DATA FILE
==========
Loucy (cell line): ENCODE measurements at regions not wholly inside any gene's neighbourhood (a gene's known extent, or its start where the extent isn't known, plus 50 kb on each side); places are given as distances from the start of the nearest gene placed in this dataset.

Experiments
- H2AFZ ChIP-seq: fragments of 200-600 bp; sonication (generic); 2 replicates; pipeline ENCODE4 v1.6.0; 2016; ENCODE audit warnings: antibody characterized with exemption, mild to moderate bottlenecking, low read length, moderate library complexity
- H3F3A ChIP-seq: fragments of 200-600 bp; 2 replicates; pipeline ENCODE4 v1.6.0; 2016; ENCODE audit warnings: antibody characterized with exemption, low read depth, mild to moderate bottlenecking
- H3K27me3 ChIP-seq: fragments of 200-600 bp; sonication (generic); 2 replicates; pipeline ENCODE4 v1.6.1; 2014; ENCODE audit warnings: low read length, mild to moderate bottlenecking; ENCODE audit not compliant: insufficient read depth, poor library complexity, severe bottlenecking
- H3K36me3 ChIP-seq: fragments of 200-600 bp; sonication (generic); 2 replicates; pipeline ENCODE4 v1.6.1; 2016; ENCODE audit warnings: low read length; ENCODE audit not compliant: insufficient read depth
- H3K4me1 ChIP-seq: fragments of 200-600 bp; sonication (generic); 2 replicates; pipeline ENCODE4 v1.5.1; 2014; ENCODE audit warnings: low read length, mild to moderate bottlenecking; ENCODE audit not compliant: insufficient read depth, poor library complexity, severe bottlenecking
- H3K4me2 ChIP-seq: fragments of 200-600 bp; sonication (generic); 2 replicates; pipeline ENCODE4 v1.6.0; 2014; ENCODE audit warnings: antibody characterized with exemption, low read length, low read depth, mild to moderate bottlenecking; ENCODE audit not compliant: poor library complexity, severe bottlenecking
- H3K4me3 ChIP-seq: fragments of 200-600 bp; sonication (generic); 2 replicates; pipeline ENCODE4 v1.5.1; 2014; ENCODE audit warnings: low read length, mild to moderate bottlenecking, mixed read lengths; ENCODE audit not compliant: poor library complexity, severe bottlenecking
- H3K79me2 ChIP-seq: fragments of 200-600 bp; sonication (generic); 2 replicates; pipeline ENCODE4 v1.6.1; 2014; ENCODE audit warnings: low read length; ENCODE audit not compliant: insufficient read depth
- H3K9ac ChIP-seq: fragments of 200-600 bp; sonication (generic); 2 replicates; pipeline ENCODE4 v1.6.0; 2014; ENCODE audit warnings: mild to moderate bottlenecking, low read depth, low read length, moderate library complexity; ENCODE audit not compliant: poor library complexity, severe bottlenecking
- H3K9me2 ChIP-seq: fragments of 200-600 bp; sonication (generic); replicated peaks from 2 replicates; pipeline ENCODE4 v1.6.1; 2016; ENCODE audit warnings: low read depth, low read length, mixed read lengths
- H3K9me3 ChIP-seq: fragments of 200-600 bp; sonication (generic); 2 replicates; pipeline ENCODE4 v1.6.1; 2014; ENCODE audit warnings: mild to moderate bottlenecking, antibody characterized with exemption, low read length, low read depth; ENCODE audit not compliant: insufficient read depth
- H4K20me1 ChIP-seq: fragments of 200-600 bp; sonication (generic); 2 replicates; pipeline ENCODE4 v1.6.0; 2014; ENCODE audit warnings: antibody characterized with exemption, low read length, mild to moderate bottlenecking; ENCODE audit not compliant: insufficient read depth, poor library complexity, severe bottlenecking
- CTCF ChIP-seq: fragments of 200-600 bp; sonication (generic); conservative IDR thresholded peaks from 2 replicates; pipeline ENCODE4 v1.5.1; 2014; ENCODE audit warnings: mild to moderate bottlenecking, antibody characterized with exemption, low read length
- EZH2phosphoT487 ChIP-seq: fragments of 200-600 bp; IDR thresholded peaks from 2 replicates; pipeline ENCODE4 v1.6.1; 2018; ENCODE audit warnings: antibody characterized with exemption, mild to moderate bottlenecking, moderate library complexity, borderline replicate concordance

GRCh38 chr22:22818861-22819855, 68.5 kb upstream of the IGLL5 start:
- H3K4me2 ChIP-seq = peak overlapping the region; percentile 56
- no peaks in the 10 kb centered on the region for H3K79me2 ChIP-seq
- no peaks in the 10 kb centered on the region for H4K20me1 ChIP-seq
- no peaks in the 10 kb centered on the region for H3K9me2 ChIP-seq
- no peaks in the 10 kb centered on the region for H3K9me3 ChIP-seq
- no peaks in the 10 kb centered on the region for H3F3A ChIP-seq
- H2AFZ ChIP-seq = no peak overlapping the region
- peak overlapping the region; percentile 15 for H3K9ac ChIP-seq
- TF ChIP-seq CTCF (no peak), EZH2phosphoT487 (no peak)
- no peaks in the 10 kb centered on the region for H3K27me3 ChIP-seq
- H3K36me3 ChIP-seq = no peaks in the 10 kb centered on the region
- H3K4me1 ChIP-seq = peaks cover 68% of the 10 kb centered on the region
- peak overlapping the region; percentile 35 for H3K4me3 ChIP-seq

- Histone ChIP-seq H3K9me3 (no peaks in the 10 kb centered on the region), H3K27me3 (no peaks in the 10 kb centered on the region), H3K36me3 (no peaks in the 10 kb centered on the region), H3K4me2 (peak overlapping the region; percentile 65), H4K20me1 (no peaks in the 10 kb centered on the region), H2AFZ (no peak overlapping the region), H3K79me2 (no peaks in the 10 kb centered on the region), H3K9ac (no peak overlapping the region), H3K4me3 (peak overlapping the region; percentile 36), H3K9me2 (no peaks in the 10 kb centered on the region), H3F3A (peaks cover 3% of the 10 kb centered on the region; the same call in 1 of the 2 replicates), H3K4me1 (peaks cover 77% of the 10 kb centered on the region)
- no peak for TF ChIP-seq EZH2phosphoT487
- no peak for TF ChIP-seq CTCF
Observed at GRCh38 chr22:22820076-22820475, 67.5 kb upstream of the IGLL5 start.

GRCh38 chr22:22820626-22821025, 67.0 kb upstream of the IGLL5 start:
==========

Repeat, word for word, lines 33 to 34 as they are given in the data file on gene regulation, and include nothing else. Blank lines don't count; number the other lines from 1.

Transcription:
- no peak for TF ChIP-seq CTCF
Observed at GRCh38 chr22:22820076-22820475, 67.5 kb upstream of the IGLL5 start.